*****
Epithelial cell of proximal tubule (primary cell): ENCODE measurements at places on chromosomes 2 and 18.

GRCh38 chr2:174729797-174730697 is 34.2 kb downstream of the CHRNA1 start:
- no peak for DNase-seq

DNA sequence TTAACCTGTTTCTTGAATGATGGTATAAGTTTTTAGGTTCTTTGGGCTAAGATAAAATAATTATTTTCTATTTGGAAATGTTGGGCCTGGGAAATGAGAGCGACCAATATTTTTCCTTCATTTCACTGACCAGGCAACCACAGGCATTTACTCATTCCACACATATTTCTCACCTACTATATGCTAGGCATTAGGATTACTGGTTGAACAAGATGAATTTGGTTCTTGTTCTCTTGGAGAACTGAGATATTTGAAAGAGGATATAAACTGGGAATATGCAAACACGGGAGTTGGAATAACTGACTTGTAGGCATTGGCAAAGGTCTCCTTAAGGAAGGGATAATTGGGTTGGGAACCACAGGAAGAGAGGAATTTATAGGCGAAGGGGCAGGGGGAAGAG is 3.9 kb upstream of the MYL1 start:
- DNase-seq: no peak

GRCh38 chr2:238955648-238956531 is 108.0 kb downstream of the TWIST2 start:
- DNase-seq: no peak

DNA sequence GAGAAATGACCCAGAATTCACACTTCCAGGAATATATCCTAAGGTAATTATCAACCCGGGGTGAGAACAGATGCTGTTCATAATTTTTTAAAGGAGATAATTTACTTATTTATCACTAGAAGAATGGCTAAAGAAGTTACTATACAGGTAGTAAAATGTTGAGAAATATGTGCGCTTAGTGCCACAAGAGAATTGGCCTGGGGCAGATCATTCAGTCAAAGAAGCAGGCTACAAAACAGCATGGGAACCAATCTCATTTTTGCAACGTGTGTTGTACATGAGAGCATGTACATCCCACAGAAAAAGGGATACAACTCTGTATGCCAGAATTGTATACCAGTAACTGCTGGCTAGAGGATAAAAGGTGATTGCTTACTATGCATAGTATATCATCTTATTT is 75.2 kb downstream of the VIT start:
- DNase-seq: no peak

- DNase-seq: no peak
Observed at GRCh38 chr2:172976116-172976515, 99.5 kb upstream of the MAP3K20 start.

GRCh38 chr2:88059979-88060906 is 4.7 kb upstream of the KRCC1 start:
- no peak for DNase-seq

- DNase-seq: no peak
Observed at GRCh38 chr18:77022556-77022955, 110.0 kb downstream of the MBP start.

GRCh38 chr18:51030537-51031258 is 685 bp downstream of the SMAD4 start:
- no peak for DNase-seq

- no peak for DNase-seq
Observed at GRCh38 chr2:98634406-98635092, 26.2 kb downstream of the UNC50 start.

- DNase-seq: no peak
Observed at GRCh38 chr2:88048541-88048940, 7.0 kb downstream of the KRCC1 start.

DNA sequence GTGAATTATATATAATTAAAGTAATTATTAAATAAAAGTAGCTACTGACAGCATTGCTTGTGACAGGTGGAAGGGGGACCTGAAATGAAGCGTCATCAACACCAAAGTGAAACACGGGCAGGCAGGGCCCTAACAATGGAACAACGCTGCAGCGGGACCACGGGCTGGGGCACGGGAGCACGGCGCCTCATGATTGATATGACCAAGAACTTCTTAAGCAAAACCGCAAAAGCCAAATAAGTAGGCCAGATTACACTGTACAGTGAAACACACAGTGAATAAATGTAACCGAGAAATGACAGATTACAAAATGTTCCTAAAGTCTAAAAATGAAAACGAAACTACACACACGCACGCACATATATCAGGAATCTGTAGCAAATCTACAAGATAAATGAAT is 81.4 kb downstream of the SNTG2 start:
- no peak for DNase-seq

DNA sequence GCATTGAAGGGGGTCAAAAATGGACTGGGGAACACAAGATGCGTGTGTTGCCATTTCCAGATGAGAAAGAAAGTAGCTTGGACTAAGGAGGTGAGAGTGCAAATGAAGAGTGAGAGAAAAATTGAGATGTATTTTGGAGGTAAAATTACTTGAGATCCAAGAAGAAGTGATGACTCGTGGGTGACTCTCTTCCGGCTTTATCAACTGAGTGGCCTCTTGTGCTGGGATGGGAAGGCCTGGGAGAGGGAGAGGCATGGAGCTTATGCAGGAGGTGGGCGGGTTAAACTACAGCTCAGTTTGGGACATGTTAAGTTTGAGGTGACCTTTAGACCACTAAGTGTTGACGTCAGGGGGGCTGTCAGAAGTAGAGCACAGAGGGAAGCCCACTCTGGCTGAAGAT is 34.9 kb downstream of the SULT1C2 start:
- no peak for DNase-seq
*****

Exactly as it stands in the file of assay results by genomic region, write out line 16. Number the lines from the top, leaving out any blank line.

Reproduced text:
GRCh38 chr18:51030537-51031258 is 685 bp downstream of the SMAD4 start: